The latest addition to The Disaster Room is Behringer’s super-clone of the Sequential Circuits Prophet-600. Like the original, it packs a serious price/performance punch!
Background — Prophet-600
Original Prophet-600s, released in 1982, were quite similar to the Sequential Prophet-5 but with six voices of polyphony instead of five, and nearly all of the Prophet-5’s features. Utilizing the same CPU-controlled synth concept, it relied chiefly on more and better integrated circuits to come in at a significantly lower price. Additionally, the Prophet-600 also offered one significant feature not available on the Prophet-5 at the time: MIDI.
Jointly developed by Dave Smith (founder of Sequential and designer of the Prophet-5 and Prophet-600) and Roland founder Ikutaro Kakehashi, MIDI quickly became an industry standard communications protocol for electronic musical instruments. The Prophet-600 was the second synthesizer to come with MIDI as a standard feature, Roland’s JX-3P being the first.
The voice architecture of the Prophet-600 was nearly the same as the Prophet-5, with two VCOs, one low pass VCF, one VCA, one LFO and two ADSR envelope generators. The Prophet-600 VCOs were actually slightly more featured than the Prophet-5, with both the A and B oscillators offering all of triangle, ramp and pulse waves. One of the envelope generators was dedicated to the VCA, with the other being hard wired to the VCF. The “poly mod” controls allowed a mix of the filter envelope and VCO B to be routed to the VCO A frequency (called cross modulation by Sequential) or to the VCF cutoff frequency. The LFO offered triangle and square waveforms, and was routable to VCO frequency (both VCOs), VCO pulse width modulation, and VCF cutoff frequency. Performance controls consisted of a 61-key keyboard (without velocity or aftertouch), plus pitch and modulation wheels.
I sold/traded my Prophet-600 away long before GliGli’s upgrades were even dreamed of, and regretted it almost instantly. When I heard that Behringer was going to make a Prophet-600 “clone”, I committed to buying one immediately.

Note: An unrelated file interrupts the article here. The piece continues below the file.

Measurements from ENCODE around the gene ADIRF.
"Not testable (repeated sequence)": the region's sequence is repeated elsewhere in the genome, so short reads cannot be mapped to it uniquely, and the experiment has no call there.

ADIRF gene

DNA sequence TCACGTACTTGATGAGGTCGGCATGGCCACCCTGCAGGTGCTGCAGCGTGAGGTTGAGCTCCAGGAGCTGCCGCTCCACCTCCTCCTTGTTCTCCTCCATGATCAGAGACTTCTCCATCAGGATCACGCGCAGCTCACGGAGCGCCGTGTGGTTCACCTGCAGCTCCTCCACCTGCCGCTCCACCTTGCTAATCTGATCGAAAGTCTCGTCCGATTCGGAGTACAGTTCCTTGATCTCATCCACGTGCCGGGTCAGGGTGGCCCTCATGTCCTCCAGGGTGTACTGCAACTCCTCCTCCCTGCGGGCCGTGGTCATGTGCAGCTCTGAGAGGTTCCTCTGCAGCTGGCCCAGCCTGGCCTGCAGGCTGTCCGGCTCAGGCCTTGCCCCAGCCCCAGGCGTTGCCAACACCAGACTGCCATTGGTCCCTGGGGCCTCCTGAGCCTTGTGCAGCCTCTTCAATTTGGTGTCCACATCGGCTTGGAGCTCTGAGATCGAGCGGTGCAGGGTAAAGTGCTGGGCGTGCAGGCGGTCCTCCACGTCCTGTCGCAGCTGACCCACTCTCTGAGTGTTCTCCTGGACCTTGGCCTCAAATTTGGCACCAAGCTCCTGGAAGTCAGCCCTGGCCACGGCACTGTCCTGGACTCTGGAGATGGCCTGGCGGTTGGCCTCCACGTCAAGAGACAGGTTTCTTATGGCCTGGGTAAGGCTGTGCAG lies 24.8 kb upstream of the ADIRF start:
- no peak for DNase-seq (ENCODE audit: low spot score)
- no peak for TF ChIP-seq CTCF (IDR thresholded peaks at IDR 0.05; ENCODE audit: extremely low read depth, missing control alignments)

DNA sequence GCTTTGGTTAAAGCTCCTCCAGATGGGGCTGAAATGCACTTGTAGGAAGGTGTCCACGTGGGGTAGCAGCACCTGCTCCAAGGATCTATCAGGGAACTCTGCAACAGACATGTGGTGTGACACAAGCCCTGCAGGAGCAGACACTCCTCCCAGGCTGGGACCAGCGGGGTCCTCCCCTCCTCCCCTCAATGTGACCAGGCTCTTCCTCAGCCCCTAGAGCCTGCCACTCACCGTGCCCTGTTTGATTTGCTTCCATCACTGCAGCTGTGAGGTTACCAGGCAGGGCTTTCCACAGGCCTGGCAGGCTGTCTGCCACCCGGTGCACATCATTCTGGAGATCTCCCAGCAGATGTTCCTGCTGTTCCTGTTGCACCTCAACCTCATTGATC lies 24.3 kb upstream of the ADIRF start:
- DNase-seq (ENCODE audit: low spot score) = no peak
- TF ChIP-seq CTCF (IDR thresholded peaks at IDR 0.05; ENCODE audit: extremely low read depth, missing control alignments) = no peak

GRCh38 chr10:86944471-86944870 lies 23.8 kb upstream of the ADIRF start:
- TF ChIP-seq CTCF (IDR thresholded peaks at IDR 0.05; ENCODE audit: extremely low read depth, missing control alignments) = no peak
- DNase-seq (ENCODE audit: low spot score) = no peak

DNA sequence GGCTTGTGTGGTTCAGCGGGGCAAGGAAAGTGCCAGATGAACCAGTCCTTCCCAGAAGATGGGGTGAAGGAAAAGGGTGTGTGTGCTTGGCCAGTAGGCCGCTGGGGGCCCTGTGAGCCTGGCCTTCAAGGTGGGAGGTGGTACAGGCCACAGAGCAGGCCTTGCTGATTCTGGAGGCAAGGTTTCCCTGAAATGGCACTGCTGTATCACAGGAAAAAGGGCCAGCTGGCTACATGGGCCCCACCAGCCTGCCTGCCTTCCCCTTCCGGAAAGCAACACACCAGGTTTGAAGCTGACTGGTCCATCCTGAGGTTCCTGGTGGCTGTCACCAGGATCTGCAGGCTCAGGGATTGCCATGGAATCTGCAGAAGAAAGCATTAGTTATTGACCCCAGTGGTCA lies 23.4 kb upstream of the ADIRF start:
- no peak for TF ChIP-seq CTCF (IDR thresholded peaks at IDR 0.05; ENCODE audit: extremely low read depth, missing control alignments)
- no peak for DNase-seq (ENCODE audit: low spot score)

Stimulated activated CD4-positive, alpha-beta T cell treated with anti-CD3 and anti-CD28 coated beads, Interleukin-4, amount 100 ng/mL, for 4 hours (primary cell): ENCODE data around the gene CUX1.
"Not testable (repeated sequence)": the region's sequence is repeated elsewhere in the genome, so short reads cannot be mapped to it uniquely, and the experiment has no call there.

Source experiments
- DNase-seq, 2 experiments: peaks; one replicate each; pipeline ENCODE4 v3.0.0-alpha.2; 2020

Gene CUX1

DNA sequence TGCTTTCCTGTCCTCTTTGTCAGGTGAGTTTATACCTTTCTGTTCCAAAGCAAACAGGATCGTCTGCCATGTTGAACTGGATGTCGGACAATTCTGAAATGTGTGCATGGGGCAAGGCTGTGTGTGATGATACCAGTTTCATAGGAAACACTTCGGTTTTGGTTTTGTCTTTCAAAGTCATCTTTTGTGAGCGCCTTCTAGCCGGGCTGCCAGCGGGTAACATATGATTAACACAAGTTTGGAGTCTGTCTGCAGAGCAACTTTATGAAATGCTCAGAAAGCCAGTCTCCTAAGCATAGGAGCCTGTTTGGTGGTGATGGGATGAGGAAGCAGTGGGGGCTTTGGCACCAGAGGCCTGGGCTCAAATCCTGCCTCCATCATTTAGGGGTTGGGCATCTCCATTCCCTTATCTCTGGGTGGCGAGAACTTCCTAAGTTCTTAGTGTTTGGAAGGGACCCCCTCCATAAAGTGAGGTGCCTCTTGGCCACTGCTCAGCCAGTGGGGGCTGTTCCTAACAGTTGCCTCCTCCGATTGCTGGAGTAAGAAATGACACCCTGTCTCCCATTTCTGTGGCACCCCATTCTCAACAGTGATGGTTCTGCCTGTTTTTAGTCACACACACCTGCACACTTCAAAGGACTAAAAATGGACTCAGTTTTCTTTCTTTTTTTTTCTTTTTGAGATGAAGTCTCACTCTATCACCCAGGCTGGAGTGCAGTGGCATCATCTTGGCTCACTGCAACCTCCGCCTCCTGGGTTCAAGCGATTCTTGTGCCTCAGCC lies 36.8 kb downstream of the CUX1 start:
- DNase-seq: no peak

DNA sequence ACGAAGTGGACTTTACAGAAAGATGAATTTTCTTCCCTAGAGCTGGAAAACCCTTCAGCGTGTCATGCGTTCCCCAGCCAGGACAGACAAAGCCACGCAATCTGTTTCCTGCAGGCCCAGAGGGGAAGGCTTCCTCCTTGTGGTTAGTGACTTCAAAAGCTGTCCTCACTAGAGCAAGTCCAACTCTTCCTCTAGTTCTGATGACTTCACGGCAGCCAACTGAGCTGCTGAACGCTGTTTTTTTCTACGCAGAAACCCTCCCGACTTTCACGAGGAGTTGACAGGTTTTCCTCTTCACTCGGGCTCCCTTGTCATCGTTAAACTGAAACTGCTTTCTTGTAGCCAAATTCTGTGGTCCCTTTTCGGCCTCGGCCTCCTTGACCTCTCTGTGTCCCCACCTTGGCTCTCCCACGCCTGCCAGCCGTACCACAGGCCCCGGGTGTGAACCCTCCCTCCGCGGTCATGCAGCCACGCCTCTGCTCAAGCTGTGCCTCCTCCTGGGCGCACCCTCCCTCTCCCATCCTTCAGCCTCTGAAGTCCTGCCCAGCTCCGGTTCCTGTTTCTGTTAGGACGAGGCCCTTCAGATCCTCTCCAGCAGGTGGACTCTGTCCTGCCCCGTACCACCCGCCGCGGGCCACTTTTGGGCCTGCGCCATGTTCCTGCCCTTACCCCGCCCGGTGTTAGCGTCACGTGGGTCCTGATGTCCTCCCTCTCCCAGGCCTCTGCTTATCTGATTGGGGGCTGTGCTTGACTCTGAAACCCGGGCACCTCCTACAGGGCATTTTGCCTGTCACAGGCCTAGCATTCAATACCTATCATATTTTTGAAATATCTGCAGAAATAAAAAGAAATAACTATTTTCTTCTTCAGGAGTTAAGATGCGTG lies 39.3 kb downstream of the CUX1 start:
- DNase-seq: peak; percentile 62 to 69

Behringer’s take on the Prophet-600 aims to be a much-improved version. In addition to having 8 voices of polyphony, it incorporates an upgraded system processor and includes the rewritten, feature-rich operating system by GliGli. First released in 2014, GliGli set about improving overall performance of the Prophet-600, specifically the envelopes and LFOs, which were controlled using a Zilog Z80 CPU. GliGli replaced the Z80 with an Atmel-based Teensy microcontroller and custom code, and over the years added numerous features to the upgrade. Behringer worked directly with GliGli to create the Pro-800.
My initial impressions of the hardware:
- It feels reasonably well made. The chassis is made from real metal and wood, and feels really solid. The front panel, though, might be plastic.
- There’s a little “flex” to the knobs, although they all feel really smooth and have a consistent stiffness to them that’s pretty pleasing.
- The slide switches are all about as nice and solid as slide switches can be.
- The membrane switches feel pretty good, but their longevity remains to be seen. Unlike the original Prophet 600, they are integrated into the front panel. On the Prophet, since the front panel was steel, the switch pads were applied as separate components. On the Pro-800, the button pad is neatly inset into the front panel.
- It feels like everything is about 2/3 the size of the original — necessary to get it into their standard chassis, and of no real concern, although some of the knob spacing feels a little cramped.
Playing and Patching